Our changing network
Our changing network
By Ian McLeod, Chief Executive
Electricity networks around the world have not fundamentally changed for a number of generations. But the industry now realises it is time to adapt to a changing energyscape.
For the most part, power stations send electricity down the line through transmission networks to distribution lines and ultimately end users.
Technology and engineering improvements have certainly improved the quality and reliability of power to our homes and businesses, but the way electricity gets to us has stayed pretty much the same for decades. In a relatively short time however, this could change significantly.
Ergon Energy has been solving problems related to peak load (the relatively small periods of an average day when demand for power is high), but new and cheaper technology could not only solve this, it could change the way Ergon's traditional "poles and wires" business is run.
Solar photovoltaic (PV) systems can now be found at the premises of around 15 per cent of Ergon's customer base. Electric vehicles are finally becoming an economically viable option in the domestic car market.
Meanwhile energy storage is looming as possibly the next "big thing" for powering domestic homes. These changes and innovations – along with the continuing challenge of peak load on the power network – will change the way people source, pay for and ultimately think about the electricity they use.
There are more questions than definitive answers as to how the electricity network will be best utilised as these changes continue, but Ergon believes it will shape this future. A "smart" network, or what is known as a "smart grid", will possibly be part of the answer.
Smart grids use everything from advanced meters (at the customer end) through to digital control and other technology to automate, monitor and control two-way flow of electricity across a network. A true smart grid can deliver a multitude of advantages, including self-diagnosis of problems through to sharing capacity where it is needed.
Ergon envisages a future where its customers have much greater control and understanding of their home or business electricity consumption through advances like smart grid technologies. There is also opportunity for customers to use technology to help the electricity network and save on their own bills at the same time.
There are dozens of possible uses of existing and emerging technology that can turn regional Queensland's electricity network into a service that does more than just one-way delivery of power to the switchboard.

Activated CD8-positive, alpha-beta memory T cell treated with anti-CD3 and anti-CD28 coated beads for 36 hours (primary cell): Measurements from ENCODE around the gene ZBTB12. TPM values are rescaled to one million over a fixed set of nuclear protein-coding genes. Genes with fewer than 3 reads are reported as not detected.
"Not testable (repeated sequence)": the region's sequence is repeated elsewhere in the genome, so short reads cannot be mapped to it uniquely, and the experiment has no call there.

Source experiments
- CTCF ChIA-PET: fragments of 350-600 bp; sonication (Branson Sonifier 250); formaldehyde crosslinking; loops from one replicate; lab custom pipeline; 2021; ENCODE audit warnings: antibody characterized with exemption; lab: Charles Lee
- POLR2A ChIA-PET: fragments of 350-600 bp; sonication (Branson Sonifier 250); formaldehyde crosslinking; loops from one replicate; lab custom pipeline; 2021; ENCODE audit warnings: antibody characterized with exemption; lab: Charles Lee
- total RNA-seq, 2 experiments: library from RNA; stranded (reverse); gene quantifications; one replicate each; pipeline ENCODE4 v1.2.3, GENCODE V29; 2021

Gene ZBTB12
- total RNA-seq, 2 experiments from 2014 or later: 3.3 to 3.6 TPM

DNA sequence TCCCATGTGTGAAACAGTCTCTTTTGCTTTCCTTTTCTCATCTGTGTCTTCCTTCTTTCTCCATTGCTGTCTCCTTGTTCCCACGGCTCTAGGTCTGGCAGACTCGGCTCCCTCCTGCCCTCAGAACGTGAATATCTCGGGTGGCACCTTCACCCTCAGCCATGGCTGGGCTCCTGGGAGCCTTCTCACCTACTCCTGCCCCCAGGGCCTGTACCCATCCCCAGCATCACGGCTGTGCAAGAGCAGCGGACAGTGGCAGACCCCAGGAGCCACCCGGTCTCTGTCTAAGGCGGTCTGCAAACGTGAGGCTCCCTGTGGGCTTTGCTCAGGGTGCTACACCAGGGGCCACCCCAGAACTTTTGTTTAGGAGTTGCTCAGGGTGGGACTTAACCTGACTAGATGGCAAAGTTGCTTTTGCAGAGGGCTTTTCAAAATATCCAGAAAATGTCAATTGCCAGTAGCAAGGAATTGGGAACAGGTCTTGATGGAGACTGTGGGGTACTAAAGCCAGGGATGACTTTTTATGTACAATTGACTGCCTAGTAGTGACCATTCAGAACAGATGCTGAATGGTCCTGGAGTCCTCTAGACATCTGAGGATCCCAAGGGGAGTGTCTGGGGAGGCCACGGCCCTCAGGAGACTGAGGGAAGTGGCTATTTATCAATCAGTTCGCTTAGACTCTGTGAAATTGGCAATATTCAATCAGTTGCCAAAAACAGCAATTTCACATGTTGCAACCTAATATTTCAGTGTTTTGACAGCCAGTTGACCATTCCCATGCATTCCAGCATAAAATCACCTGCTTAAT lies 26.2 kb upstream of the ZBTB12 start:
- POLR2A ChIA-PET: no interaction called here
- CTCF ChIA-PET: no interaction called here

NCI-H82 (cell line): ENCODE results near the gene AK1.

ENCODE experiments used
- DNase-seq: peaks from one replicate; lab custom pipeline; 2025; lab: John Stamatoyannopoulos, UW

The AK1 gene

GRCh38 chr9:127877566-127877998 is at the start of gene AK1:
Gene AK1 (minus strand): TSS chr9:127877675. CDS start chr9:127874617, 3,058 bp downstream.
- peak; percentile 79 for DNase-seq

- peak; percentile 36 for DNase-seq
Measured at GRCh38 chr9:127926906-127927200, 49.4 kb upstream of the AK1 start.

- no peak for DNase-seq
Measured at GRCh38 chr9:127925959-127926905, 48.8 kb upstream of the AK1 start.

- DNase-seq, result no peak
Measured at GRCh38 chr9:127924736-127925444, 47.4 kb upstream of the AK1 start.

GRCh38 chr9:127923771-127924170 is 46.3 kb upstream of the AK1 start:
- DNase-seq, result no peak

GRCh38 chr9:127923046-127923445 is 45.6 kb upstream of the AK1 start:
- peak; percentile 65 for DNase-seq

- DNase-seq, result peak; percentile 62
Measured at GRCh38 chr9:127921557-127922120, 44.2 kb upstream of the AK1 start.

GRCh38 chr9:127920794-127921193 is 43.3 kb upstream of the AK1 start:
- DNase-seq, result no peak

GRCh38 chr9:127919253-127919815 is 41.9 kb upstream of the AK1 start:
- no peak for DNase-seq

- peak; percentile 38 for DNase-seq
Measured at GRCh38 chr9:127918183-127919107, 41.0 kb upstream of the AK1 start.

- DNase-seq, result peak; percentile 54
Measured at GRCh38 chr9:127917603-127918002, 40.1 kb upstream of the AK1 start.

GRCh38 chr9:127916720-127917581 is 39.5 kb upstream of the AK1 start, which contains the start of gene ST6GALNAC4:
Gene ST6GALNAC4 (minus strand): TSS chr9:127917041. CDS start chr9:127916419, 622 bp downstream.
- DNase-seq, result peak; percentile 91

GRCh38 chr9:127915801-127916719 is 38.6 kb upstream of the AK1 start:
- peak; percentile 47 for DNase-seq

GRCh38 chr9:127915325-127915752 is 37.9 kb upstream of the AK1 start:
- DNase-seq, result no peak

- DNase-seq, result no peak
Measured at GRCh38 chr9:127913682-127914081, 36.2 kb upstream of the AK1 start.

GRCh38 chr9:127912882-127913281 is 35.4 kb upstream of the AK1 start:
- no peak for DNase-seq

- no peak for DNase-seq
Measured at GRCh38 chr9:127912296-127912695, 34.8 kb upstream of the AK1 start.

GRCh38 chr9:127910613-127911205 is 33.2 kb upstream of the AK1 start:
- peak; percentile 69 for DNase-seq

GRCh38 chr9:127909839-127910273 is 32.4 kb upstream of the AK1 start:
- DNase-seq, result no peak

As another example, with current projections showing Lithium-ion batteries could halve in price within the next few years, Ergon strongly believes energy storage systems will form a key component in the future of its electricity network.
Battery storage and related technology are only one piece of the puzzle though. With new technology becoming redundant or out-dated at faster rates all the time, only time will tell which model is best for Queensland's electricity network.
Could many of us have envisaged the capabilities of a mobile phone 20 years ago? Perhaps not. A similarly radical future – and perhaps equally customer empowering – could be in store for the electricity network.
But what about choice?
Ergon is doing its part in powering economic growth by making it easier to connect to the network. We're continuing to make improvements to our policies, standards and practices around new connections and customer-initiated network upgrades. This will include expanding the choices available to our large customers and real estate developers when connecting new load to the grid.
We'll continue to provide assistance to our large customers when choosing the connection option that best suits their needs (whether that is to build, own, operate or build and transfer) and to support the development of a competitive connections market in regional Queensland.
We're also looking to the future and evolving so we can best support choice for customers large and small.
Ergon will increasingly take on the role of a provider of essential infrastructure that connects buyers and sellers of energy services, and allows all participants – customers, generators, or those storing energy and managing demand – to get value from the network. We see the future of our network business being in distribution, connection, and market facilitation.
In fact, we'll restructure the way we charge for the use of the network to provide greater choice and equity, and ensure Ergon maintains a viable network for the benefit of all customers.
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